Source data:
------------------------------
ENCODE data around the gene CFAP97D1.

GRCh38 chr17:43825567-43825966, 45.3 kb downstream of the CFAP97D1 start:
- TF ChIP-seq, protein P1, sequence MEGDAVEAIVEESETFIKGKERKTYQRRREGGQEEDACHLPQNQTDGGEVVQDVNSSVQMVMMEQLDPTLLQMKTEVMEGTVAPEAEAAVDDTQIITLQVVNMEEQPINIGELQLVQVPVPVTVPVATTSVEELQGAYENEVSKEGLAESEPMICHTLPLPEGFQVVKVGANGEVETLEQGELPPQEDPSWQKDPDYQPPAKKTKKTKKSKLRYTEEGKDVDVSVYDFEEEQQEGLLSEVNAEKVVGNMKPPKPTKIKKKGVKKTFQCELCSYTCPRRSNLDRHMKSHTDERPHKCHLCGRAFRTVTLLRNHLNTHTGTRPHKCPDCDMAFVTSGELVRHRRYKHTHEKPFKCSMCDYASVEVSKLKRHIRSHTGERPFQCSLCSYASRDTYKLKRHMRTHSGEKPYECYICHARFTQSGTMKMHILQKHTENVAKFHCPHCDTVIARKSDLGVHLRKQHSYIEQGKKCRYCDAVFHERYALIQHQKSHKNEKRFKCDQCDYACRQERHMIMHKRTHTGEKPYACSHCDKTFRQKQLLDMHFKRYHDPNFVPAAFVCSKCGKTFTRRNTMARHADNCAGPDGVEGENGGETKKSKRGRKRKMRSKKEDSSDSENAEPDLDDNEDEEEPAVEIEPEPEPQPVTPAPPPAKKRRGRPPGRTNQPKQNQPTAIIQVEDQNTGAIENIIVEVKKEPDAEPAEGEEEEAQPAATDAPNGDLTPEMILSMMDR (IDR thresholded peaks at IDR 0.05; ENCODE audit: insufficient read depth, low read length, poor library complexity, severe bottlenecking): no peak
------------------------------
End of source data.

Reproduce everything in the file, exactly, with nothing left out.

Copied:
ENCODE data around the gene CFAP97D1.

GRCh38 chr17:43825567-43825966, 45.3 kb downstream of the CFAP97D1 start:
- TF ChIP-seq, protein P1, sequence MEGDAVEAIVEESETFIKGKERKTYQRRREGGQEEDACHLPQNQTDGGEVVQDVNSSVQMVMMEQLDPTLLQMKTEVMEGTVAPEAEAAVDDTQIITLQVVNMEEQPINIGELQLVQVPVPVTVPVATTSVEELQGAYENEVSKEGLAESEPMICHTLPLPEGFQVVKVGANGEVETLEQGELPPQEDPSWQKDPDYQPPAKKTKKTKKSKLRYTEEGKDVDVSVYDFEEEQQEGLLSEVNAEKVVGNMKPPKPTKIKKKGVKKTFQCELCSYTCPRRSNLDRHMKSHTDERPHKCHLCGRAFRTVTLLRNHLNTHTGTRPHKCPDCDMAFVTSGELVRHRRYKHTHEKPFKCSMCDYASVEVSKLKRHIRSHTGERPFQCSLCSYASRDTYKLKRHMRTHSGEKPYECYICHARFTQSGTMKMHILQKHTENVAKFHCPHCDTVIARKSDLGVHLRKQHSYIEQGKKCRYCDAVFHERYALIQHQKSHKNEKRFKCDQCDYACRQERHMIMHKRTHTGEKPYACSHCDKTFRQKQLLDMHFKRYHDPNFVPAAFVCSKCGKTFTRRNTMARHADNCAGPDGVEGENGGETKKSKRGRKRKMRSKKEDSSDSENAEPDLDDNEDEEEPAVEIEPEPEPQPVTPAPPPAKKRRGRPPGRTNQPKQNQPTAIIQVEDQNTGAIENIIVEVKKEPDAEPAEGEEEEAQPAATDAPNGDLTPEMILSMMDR (IDR thresholded peaks at IDR 0.05; ENCODE audit: insufficient read depth, low read length, poor library complexity, severe bottlenecking): no peak